A: All of our products have been extremely popular in recent years, especially our pistols and rimfires. While we’re bringing in record numbers of firearms, the demand is seemingly endless. We’re getting shipments from the factory weekly and fill the oldest orders in our system first. Firearms will be showing up in distribution, it’s just a matter of finding one that’s not destined to fill another customer’s backorder.
Expanding your search outside of your local area is a good idea, as most dealers are willing to make the sale and then ship the firearm to your local FFL for the transfer to you:
A: FOR US BASED CUSTOMERS- All of our .223s will happily eat 5.56. Since our factory is in Europe, we build everything to CIP spec, which doesn’t differentiate between the two cartridges and just has the higher pressure as its standard. So the CZ .223s will shoot everything from the cheapest Russian steel to match .223 brass ammo.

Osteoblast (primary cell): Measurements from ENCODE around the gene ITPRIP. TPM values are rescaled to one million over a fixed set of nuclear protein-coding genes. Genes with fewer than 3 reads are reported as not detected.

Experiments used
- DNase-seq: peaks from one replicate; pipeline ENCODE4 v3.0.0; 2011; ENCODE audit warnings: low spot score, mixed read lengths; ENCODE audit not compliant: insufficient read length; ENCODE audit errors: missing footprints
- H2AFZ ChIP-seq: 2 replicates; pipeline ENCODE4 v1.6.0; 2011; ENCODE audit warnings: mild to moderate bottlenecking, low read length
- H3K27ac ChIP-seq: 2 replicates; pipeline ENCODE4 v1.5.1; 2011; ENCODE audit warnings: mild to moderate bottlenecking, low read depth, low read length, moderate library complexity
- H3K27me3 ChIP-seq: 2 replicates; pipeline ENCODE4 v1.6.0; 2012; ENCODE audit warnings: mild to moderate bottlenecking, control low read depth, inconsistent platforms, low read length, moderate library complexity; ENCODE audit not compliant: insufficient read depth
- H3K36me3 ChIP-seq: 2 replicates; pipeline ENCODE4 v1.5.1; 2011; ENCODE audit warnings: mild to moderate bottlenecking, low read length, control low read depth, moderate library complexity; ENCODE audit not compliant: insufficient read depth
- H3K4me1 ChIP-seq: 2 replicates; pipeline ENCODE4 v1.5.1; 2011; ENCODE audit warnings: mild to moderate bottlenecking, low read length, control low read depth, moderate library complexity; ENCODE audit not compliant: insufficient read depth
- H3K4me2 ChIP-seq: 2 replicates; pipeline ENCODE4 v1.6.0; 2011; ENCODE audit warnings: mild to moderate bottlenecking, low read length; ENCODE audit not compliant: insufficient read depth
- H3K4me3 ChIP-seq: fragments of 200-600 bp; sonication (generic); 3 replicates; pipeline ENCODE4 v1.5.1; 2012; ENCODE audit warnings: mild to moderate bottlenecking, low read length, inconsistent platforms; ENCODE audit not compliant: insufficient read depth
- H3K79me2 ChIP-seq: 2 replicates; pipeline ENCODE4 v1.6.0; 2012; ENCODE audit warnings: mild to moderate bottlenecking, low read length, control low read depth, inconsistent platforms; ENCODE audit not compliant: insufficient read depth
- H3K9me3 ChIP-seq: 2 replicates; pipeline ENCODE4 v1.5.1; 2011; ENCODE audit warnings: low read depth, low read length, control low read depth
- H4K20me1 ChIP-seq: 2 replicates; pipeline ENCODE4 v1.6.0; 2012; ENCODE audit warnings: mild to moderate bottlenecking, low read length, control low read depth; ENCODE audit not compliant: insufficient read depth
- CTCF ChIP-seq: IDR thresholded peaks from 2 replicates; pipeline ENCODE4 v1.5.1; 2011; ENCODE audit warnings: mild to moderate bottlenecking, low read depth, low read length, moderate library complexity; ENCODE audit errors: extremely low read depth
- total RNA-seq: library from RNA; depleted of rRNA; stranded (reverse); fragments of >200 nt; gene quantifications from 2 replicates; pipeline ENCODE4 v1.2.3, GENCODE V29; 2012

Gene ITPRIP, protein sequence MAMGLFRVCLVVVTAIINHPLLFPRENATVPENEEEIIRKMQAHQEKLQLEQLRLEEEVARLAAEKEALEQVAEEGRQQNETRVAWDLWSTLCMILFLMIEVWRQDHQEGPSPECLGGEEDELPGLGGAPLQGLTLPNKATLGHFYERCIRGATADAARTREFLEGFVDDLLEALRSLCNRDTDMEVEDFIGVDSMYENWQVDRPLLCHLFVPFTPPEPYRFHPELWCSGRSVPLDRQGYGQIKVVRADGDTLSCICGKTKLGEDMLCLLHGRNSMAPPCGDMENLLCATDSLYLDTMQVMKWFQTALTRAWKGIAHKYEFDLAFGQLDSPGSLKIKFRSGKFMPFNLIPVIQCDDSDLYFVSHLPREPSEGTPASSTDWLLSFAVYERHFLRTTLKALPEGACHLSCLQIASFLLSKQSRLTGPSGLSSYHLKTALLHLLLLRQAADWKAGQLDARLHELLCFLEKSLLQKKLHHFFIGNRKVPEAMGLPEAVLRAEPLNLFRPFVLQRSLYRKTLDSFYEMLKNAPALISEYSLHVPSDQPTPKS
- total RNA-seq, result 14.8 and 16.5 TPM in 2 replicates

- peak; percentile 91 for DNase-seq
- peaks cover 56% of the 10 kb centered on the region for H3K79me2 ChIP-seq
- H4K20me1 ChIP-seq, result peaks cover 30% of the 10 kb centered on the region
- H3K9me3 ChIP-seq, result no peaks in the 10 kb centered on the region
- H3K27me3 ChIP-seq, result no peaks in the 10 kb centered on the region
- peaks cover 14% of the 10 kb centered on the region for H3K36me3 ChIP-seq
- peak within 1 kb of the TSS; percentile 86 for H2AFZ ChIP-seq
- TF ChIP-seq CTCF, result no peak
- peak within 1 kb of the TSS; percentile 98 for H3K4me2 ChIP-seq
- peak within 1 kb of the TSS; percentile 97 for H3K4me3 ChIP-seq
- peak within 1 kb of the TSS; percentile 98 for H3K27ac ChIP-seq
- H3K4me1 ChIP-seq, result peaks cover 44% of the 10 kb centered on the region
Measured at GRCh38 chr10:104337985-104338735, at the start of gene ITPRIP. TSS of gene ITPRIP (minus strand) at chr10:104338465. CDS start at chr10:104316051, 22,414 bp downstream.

If you are in a CIP country this will void your warranty.
A: Because their chambers are built to CIP spec, our 7.62×39 rifles tend to prefer steel-cased ammo. Some brass-cased US-manufactured ammo might not be as reliable because of slightly different dimensions in brass. One of our favorite ammos to shoot is steel-cased Hornady with their SST bullet.
A: Yes! Visit our Aftermarket Accessories page to find a healthy list of holstermakers who support our products!
A: Just like in any pistol, +P ammunition will accelerate wear on moving parts. It’s ok to use, we just recommend using it sparingly.
The only ammos we don’t warranty are +P+ (since they have no spec to be held to) and handloads (since human error can be a factor).
A: The factory has multiple designations for the same model, depending on where it’s intended to be sold in the world. High demand here in the US means we’ll take any overruns from other markets we can get our hands on. They might have different markings on them, but they’re the same gun.